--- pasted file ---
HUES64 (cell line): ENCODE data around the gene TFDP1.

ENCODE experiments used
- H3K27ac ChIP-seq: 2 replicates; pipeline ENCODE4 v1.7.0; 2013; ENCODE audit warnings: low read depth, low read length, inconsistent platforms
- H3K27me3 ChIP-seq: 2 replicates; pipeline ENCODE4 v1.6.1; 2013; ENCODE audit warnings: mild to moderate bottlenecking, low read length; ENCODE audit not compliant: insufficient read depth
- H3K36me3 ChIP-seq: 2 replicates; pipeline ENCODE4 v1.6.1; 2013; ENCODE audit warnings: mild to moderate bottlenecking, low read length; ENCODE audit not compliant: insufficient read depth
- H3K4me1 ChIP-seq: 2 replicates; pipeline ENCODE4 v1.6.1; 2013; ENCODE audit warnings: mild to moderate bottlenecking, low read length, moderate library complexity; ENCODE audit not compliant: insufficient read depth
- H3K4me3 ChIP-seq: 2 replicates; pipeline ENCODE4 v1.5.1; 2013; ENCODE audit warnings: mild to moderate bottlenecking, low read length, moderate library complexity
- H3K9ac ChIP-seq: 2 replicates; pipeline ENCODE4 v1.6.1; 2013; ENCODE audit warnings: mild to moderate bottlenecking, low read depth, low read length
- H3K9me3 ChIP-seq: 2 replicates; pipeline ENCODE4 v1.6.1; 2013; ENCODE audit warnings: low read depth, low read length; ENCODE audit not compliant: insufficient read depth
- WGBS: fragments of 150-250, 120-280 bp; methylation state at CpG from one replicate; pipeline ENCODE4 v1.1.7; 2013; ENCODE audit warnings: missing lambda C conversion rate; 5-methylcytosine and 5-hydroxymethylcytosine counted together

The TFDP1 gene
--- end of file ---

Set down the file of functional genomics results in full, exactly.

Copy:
HUES64 (cell line): ENCODE data around the gene TFDP1.

ENCODE experiments used
- H3K27ac ChIP-seq: 2 replicates; pipeline ENCODE4 v1.7.0; 2013; ENCODE audit warnings: low read depth, low read length, inconsistent platforms
- H3K27me3 ChIP-seq: 2 replicates; pipeline ENCODE4 v1.6.1; 2013; ENCODE audit warnings: mild to moderate bottlenecking, low read length; ENCODE audit not compliant: insufficient read depth
- H3K36me3 ChIP-seq: 2 replicates; pipeline ENCODE4 v1.6.1; 2013; ENCODE audit warnings: mild to moderate bottlenecking, low read length; ENCODE audit not compliant: insufficient read depth
- H3K4me1 ChIP-seq: 2 replicates; pipeline ENCODE4 v1.6.1; 2013; ENCODE audit warnings: mild to moderate bottlenecking, low read length, moderate library complexity; ENCODE audit not compliant: insufficient read depth
- H3K4me3 ChIP-seq: 2 replicates; pipeline ENCODE4 v1.5.1; 2013; ENCODE audit warnings: mild to moderate bottlenecking, low read length, moderate library complexity
- H3K9ac ChIP-seq: 2 replicates; pipeline ENCODE4 v1.6.1; 2013; ENCODE audit warnings: mild to moderate bottlenecking, low read depth, low read length
- H3K9me3 ChIP-seq: 2 replicates; pipeline ENCODE4 v1.6.1; 2013; ENCODE audit warnings: low read depth, low read length; ENCODE audit not compliant: insufficient read depth
- WGBS: fragments of 150-250, 120-280 bp; methylation state at CpG from one replicate; pipeline ENCODE4 v1.1.7; 2013; ENCODE audit warnings: missing lambda C conversion rate; 5-methylcytosine and 5-hydroxymethylcytosine counted together

The TFDP1 gene